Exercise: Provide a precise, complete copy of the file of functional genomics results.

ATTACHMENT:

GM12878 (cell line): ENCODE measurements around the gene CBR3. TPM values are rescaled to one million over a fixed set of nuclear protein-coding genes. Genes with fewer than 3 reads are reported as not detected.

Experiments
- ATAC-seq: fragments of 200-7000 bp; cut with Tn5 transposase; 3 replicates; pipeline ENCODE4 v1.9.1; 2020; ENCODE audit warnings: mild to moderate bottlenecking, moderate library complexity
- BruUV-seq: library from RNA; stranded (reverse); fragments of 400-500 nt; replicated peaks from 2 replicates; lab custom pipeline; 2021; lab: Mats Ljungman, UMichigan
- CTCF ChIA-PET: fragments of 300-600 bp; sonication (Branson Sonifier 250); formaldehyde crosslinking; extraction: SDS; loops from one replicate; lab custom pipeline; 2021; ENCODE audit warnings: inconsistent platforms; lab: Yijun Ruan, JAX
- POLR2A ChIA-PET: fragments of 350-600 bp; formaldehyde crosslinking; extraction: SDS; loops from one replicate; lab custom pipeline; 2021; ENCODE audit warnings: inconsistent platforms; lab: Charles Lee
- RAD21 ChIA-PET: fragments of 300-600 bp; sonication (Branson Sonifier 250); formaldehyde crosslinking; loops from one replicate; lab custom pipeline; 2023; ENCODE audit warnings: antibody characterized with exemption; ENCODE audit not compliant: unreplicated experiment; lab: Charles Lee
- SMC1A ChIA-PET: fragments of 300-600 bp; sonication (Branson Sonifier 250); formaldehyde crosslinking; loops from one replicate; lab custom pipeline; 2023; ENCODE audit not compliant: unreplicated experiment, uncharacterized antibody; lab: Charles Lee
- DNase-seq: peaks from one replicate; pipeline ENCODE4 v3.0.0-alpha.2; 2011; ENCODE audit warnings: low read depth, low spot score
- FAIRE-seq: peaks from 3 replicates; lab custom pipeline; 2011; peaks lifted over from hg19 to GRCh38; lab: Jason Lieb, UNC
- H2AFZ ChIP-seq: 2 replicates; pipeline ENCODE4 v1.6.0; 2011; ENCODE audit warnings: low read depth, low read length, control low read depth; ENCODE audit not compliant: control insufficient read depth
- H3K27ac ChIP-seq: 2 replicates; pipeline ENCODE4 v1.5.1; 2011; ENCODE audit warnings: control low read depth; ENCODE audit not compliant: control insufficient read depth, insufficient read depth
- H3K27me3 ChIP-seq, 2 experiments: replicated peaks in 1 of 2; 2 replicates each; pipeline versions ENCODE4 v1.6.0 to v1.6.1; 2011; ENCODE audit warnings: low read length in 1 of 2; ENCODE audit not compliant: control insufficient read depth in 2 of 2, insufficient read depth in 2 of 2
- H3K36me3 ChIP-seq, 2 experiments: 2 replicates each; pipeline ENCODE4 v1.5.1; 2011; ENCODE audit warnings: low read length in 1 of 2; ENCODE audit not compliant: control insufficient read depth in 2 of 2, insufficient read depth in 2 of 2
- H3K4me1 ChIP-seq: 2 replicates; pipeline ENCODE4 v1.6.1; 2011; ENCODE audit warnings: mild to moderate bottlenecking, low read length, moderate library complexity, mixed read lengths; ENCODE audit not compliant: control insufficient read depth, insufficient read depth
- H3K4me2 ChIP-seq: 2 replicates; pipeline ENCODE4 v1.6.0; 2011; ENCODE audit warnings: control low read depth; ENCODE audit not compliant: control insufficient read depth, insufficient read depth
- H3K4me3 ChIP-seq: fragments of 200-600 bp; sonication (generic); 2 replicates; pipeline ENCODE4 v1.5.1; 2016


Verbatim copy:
GM12878 (cell line): ENCODE measurements around the gene CBR3. TPM values are rescaled to one million over a fixed set of nuclear protein-coding genes. Genes with fewer than 3 reads are reported as not detected.

Experiments
- ATAC-seq: fragments of 200-7000 bp; cut with Tn5 transposase; 3 replicates; pipeline ENCODE4 v1.9.1; 2020; ENCODE audit warnings: mild to moderate bottlenecking, moderate library complexity
- BruUV-seq: library from RNA; stranded (reverse); fragments of 400-500 nt; replicated peaks from 2 replicates; lab custom pipeline; 2021; lab: Mats Ljungman, UMichigan
- CTCF ChIA-PET: fragments of 300-600 bp; sonication (Branson Sonifier 250); formaldehyde crosslinking; extraction: SDS; loops from one replicate; lab custom pipeline; 2021; ENCODE audit warnings: inconsistent platforms; lab: Yijun Ruan, JAX
- POLR2A ChIA-PET: fragments of 350-600 bp; formaldehyde crosslinking; extraction: SDS; loops from one replicate; lab custom pipeline; 2021; ENCODE audit warnings: inconsistent platforms; lab: Charles Lee
- RAD21 ChIA-PET: fragments of 300-600 bp; sonication (Branson Sonifier 250); formaldehyde crosslinking; loops from one replicate; lab custom pipeline; 2023; ENCODE audit warnings: antibody characterized with exemption; ENCODE audit not compliant: unreplicated experiment; lab: Charles Lee
- SMC1A ChIA-PET: fragments of 300-600 bp; sonication (Branson Sonifier 250); formaldehyde crosslinking; loops from one replicate; lab custom pipeline; 2023; ENCODE audit not compliant: unreplicated experiment, uncharacterized antibody; lab: Charles Lee
- DNase-seq: peaks from one replicate; pipeline ENCODE4 v3.0.0-alpha.2; 2011; ENCODE audit warnings: low read depth, low spot score
- FAIRE-seq: peaks from 3 replicates; lab custom pipeline; 2011; peaks lifted over from hg19 to GRCh38; lab: Jason Lieb, UNC
- H2AFZ ChIP-seq: 2 replicates; pipeline ENCODE4 v1.6.0; 2011; ENCODE audit warnings: low read depth, low read length, control low read depth; ENCODE audit not compliant: control insufficient read depth
- H3K27ac ChIP-seq: 2 replicates; pipeline ENCODE4 v1.5.1; 2011; ENCODE audit warnings: control low read depth; ENCODE audit not compliant: control insufficient read depth, insufficient read depth
- H3K27me3 ChIP-seq, 2 experiments: replicated peaks in 1 of 2; 2 replicates each; pipeline versions ENCODE4 v1.6.0 to v1.6.1; 2011; ENCODE audit warnings: low read length in 1 of 2; ENCODE audit not compliant: control insufficient read depth in 2 of 2, insufficient read depth in 2 of 2
- H3K36me3 ChIP-seq, 2 experiments: 2 replicates each; pipeline ENCODE4 v1.5.1; 2011; ENCODE audit warnings: low read length in 1 of 2; ENCODE audit not compliant: control insufficient read depth in 2 of 2, insufficient read depth in 2 of 2
- H3K4me1 ChIP-seq: 2 replicates; pipeline ENCODE4 v1.6.1; 2011; ENCODE audit warnings: mild to moderate bottlenecking, low read length, moderate library complexity, mixed read lengths; ENCODE audit not compliant: control insufficient read depth, insufficient read depth
- H3K4me2 ChIP-seq: 2 replicates; pipeline ENCODE4 v1.6.0; 2011; ENCODE audit warnings: control low read depth; ENCODE audit not compliant: control insufficient read depth, insufficient read depth
- H3K4me3 ChIP-seq: fragments of 200-600 bp; sonication (generic); 2 replicates; pipeline ENCODE4 v1.5.1; 2016